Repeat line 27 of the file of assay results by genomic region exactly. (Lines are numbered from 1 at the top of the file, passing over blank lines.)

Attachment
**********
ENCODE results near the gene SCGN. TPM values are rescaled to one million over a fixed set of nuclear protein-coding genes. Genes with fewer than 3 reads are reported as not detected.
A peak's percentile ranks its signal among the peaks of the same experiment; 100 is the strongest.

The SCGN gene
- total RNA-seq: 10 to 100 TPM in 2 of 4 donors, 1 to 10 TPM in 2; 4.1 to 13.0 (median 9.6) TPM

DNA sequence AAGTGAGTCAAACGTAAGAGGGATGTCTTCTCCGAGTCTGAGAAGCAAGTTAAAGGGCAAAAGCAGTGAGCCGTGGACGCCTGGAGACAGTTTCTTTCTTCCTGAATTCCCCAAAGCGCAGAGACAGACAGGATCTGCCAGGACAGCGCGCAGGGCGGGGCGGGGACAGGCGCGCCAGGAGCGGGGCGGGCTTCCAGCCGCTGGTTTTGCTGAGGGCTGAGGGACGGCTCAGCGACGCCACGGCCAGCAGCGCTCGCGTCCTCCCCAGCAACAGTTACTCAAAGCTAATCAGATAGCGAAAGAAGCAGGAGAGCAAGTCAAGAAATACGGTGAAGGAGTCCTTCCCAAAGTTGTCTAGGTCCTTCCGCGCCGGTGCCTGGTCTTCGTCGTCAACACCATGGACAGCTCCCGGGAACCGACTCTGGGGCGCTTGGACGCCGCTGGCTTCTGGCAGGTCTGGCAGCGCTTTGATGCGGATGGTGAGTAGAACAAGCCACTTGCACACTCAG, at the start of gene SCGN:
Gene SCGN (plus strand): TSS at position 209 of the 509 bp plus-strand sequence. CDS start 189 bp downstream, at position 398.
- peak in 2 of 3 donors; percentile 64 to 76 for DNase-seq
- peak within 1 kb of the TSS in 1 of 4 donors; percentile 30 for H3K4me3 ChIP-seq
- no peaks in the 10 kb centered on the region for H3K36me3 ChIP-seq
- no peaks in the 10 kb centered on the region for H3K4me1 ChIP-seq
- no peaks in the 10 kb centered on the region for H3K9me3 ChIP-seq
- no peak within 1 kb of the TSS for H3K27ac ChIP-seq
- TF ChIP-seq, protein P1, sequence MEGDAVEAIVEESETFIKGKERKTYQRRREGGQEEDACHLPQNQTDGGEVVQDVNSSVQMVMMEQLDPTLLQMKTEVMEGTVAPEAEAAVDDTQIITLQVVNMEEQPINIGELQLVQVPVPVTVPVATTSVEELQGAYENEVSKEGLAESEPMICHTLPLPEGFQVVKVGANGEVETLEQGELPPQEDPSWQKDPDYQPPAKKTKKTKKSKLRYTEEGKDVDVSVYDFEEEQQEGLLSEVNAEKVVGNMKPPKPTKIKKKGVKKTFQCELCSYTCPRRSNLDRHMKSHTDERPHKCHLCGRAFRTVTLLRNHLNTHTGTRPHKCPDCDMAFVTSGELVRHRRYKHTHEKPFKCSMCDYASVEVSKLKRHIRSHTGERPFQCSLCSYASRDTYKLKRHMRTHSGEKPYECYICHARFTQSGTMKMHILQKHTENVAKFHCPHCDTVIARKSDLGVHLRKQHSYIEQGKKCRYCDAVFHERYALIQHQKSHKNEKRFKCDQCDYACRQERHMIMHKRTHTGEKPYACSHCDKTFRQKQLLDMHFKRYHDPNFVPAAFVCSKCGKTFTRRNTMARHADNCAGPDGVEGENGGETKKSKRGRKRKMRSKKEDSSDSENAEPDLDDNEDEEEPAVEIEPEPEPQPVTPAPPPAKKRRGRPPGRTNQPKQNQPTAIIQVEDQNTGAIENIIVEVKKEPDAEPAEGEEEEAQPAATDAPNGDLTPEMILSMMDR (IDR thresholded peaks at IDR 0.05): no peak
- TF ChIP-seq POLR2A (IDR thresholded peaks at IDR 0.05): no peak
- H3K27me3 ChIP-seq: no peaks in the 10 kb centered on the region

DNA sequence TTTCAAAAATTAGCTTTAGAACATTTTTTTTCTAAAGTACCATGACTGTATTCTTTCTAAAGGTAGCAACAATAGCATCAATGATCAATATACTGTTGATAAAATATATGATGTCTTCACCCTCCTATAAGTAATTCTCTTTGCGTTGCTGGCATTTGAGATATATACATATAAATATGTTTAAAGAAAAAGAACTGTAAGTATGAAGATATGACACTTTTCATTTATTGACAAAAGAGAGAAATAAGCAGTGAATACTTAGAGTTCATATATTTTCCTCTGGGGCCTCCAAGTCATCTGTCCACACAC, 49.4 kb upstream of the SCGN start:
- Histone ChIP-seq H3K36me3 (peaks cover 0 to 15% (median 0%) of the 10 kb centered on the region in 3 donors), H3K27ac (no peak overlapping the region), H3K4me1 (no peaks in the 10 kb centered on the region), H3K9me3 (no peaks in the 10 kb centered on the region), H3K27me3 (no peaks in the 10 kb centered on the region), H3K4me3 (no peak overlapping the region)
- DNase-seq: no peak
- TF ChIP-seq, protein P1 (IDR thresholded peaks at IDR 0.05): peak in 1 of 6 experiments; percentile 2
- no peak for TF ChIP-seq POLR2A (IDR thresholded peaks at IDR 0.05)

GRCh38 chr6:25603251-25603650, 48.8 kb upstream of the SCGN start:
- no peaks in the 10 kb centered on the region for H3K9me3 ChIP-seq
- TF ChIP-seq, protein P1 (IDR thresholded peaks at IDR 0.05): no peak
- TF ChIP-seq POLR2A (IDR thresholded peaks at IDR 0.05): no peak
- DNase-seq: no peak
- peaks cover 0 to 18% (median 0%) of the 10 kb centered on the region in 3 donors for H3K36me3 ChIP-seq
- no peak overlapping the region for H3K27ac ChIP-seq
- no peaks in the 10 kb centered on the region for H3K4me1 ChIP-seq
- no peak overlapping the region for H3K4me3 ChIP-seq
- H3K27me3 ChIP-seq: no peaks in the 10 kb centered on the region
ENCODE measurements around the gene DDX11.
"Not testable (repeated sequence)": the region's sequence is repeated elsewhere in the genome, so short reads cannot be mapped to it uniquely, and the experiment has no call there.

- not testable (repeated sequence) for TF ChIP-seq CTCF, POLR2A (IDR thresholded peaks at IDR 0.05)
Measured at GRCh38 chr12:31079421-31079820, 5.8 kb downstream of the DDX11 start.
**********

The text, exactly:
- no peak overlapping the region for H3K27ac ChIP-seq